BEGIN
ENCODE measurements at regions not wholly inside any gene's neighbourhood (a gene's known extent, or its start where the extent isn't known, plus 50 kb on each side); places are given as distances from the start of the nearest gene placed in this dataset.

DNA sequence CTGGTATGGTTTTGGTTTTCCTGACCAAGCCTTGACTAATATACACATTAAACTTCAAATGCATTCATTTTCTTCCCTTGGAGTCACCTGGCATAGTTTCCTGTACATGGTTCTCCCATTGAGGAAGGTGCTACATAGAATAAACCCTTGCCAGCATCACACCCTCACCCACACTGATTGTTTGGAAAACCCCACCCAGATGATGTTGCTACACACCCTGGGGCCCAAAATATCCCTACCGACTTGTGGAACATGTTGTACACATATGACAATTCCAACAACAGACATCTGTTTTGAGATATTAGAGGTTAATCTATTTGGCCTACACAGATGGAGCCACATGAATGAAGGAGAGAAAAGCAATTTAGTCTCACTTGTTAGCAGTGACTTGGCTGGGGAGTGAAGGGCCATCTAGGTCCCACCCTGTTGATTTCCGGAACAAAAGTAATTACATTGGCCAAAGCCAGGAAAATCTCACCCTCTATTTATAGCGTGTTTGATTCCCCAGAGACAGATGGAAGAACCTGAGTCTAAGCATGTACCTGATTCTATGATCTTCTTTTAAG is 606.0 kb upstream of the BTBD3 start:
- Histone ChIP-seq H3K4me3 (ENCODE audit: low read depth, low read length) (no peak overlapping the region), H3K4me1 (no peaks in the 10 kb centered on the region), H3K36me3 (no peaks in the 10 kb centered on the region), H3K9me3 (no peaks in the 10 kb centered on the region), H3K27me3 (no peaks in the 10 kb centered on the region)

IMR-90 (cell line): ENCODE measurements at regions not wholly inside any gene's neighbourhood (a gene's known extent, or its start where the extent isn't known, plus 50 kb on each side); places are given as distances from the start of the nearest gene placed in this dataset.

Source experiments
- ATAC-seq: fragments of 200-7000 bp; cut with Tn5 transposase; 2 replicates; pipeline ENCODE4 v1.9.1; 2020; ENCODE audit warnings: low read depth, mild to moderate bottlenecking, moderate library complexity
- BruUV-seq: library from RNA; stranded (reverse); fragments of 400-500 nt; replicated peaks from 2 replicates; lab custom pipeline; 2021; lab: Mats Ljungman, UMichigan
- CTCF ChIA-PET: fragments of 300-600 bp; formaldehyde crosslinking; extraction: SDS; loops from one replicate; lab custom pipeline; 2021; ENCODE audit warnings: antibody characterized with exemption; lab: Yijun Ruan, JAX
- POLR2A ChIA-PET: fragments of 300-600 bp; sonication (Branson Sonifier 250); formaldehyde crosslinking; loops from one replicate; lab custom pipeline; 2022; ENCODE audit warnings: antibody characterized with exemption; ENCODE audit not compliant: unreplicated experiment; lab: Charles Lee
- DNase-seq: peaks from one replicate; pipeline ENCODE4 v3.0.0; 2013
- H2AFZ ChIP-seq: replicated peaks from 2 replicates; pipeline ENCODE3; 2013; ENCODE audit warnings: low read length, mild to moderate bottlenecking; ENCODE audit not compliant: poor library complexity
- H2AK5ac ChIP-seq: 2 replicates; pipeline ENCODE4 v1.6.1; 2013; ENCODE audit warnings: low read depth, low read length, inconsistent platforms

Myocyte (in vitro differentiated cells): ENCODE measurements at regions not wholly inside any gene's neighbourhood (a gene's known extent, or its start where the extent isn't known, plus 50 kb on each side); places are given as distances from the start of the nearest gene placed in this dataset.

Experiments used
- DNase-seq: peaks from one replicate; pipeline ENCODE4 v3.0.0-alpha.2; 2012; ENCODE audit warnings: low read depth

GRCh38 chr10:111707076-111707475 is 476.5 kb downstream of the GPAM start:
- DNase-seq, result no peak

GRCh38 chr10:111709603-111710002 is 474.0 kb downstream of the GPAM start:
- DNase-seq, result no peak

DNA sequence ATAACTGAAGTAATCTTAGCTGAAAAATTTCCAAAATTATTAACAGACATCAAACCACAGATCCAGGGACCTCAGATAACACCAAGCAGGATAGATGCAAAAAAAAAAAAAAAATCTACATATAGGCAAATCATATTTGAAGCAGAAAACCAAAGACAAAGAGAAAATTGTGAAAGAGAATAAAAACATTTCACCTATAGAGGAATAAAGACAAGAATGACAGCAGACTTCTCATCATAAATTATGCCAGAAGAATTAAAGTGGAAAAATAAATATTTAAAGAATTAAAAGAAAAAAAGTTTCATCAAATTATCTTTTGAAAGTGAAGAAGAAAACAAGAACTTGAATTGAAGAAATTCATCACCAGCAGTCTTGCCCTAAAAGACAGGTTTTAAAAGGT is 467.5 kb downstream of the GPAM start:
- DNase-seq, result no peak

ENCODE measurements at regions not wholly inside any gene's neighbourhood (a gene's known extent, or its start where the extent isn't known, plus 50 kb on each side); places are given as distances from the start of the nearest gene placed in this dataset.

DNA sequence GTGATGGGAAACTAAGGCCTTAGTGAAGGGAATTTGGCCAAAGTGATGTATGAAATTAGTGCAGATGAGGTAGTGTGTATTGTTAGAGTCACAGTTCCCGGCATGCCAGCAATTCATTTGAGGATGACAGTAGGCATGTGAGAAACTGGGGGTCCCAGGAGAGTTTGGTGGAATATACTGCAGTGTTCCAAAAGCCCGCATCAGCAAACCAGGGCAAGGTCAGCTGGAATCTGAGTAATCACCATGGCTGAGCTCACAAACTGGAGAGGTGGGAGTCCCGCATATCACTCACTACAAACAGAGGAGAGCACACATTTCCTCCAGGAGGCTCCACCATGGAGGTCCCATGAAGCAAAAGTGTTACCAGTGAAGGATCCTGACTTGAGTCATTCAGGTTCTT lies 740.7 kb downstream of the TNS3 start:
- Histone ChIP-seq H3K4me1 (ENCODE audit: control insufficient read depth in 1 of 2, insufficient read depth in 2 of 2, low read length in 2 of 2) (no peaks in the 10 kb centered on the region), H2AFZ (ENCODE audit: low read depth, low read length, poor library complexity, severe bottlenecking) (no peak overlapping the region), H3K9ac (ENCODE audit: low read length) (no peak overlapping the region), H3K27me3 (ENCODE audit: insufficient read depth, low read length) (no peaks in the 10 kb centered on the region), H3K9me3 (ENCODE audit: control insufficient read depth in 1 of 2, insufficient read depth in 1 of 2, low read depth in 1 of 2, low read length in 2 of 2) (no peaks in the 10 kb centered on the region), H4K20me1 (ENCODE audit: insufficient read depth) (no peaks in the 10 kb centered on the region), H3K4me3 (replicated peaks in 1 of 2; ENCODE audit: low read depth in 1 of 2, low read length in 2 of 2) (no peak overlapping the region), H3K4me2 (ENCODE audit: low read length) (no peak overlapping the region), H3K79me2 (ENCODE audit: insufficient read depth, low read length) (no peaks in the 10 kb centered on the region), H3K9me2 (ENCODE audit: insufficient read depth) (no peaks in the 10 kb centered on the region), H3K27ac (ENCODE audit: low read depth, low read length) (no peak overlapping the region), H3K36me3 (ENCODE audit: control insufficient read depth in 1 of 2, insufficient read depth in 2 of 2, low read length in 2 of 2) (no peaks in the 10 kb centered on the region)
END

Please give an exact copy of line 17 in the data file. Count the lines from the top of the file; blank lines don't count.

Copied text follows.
- DNase-seq, result no peak